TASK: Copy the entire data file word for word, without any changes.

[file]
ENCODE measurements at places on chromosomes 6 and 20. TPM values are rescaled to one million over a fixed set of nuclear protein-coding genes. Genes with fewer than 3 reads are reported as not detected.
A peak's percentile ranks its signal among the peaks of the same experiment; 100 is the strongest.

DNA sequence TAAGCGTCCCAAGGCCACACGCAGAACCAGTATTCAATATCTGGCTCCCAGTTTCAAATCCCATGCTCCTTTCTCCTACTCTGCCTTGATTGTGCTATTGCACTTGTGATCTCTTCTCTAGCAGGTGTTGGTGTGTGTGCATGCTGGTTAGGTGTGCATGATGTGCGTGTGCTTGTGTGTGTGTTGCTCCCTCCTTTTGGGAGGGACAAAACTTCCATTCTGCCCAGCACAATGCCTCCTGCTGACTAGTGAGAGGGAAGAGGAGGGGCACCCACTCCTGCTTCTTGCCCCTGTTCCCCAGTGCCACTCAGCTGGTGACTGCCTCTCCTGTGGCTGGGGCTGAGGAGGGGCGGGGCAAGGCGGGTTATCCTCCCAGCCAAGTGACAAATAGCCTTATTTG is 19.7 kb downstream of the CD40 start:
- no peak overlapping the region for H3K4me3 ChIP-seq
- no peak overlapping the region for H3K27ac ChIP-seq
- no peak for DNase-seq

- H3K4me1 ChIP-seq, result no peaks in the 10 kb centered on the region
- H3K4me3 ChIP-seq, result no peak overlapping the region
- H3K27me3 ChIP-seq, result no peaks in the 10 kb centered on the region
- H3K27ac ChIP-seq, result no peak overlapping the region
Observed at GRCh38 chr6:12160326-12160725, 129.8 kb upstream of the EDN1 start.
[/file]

ENCODE measurements at places on chromosomes 6 and 20. TPM values are rescaled to one million over a fixed set of nuclear protein-coding genes. Genes with fewer than 3 reads are reported as not detected.
A peak's percentile ranks its signal among the peaks of the same experiment; 100 is the strongest.

DNA sequence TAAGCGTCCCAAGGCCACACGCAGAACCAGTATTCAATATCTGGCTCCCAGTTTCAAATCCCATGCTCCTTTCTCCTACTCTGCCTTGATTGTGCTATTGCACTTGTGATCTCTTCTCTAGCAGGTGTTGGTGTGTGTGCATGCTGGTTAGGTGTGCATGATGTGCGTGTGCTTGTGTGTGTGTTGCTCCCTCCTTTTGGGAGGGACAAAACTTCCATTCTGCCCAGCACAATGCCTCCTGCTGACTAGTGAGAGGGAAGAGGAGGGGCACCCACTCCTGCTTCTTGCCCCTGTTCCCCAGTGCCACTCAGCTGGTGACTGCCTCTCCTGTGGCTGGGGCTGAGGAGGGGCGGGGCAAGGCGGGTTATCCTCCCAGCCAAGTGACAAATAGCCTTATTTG is 19.7 kb downstream of the CD40 start:
- no peak overlapping the region for H3K4me3 ChIP-seq
- no peak overlapping the region for H3K27ac ChIP-seq
- no peak for DNase-seq

- H3K4me1 ChIP-seq, result no peaks in the 10 kb centered on the region
- H3K4me3 ChIP-seq, result no peak overlapping the region
- H3K27me3 ChIP-seq, result no peaks in the 10 kb centered on the region
- H3K27ac ChIP-seq, result no peak overlapping the region
Observed at GRCh38 chr6:12160326-12160725, 129.8 kb upstream of the EDN1 start.